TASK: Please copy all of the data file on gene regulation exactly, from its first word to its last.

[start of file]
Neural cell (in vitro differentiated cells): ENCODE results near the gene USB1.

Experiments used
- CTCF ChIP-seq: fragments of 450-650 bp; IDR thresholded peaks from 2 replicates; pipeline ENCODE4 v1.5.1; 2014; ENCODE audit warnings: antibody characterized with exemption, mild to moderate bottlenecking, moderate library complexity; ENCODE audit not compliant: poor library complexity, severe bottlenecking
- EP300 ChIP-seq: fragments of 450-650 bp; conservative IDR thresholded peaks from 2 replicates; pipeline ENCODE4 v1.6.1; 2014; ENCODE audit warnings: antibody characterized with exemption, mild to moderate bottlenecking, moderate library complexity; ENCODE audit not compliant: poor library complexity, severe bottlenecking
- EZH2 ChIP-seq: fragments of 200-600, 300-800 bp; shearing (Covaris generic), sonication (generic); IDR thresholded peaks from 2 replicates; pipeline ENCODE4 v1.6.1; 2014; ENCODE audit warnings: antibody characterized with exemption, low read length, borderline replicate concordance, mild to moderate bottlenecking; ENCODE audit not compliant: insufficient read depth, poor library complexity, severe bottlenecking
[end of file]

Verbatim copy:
Neural cell (in vitro differentiated cells): ENCODE results near the gene USB1.

Experiments used
- CTCF ChIP-seq: fragments of 450-650 bp; IDR thresholded peaks from 2 replicates; pipeline ENCODE4 v1.5.1; 2014; ENCODE audit warnings: antibody characterized with exemption, mild to moderate bottlenecking, moderate library complexity; ENCODE audit not compliant: poor library complexity, severe bottlenecking
- EP300 ChIP-seq: fragments of 450-650 bp; conservative IDR thresholded peaks from 2 replicates; pipeline ENCODE4 v1.6.1; 2014; ENCODE audit warnings: antibody characterized with exemption, mild to moderate bottlenecking, moderate library complexity; ENCODE audit not compliant: poor library complexity, severe bottlenecking
- EZH2 ChIP-seq: fragments of 200-600, 300-800 bp; shearing (Covaris generic), sonication (generic); IDR thresholded peaks from 2 replicates; pipeline ENCODE4 v1.6.1; 2014; ENCODE audit warnings: antibody characterized with exemption, low read length, borderline replicate concordance, mild to moderate bottlenecking; ENCODE audit not compliant: insufficient read depth, poor library complexity, severe bottlenecking